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Overseas Development Institute (ODI) Southern African Regional Poverty Network (SARPN) Food and Natural Resources Policy Analysis Network (FANRPAN)

Civil society and regional food security Policy Brief No. 6

Southern African Regional Poverty Network (SARPN), Overseas Development Institute (ODI), Food and Natural Resources Policy Analysis Network (FANRPAN)

13 March 2006

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Reforming maize markets and regional food security

Introduction

There are major debates going on in SADC countries over the contribution that national grain (and especially maize) policies add to the problems of regional food insecurity by restricting production and marketing.
This Policy Brief is intended to encourage greater CSO involvement in these debates and show that local evidence on the impact of national maize price and market policies can help to inform what is a very complex issue for most governments confronted with immediate challenges of widespread hunger in their own countries and demands to address long term strategies for the region as a whole.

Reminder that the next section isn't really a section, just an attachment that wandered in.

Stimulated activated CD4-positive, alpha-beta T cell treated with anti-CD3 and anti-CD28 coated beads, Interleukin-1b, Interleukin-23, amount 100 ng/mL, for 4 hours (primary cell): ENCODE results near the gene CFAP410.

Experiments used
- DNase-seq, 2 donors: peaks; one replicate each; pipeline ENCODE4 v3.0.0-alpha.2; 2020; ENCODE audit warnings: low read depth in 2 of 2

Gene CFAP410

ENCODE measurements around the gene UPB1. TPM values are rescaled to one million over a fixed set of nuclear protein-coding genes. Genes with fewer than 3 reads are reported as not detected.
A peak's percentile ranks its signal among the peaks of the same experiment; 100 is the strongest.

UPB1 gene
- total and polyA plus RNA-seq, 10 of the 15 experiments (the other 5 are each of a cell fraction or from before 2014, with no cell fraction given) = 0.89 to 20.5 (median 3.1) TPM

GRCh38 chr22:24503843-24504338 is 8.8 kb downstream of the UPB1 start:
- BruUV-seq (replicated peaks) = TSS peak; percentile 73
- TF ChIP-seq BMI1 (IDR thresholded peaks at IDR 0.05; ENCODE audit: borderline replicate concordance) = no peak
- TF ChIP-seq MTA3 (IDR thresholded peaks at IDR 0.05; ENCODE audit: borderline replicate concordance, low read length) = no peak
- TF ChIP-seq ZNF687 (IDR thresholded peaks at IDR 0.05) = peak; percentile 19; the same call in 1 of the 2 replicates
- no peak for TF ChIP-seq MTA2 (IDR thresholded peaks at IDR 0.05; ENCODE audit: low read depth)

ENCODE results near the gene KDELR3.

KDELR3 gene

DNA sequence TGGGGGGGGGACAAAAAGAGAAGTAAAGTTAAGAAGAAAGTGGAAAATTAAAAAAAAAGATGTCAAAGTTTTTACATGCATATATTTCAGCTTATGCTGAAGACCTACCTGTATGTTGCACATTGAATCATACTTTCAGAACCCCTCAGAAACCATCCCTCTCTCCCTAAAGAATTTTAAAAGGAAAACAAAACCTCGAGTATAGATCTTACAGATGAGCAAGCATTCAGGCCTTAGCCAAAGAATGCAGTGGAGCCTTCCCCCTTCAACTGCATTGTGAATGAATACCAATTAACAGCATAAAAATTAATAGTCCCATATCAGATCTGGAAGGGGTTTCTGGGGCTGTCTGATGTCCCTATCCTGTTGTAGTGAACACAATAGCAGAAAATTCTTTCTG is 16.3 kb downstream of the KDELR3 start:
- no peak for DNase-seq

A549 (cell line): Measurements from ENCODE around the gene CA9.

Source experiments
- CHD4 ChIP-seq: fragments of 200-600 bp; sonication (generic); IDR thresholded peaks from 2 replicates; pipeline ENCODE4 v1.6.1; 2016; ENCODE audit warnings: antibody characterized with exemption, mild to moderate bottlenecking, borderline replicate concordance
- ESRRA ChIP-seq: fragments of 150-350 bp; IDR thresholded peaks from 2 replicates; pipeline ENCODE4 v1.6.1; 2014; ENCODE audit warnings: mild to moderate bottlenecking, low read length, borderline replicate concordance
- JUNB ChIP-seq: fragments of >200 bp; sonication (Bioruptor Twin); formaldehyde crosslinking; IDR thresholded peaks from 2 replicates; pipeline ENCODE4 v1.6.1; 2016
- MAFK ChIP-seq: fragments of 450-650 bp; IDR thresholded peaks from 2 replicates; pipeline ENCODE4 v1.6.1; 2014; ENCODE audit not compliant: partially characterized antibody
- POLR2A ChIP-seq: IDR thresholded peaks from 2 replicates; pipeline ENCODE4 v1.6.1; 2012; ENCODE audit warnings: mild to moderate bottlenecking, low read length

Technocrats vs Politicians?

The debate over the need for a regional approach to maize market reforms is sometimes characterised as technocrats (with theoretical attachments to long term structural change) versus politicians (faced by short-term problems of crisis management).

The technocratic argument is that if grain is allowed to flow more freely across the region’s borders, and private traders and millers are allowed to operate with less restriction, or even more predictability over the application of restrictions, this will provide more incentives for production, prices will stabilise and chronic food insecurity will be much less than now.

Some politicians say that this may well be true in the long run but, meanwhile, it is their responsibility to ensure people have food available and can afford to buy it. This responsibility, they claim, means that there will be times when they must ban exports of food, or impose tariffs on imports to allow local producers to compete, and they must have the capacity to ‘correct’ the market by buying and distributing food directly in times when prices rise or there are shortfalls in supply.



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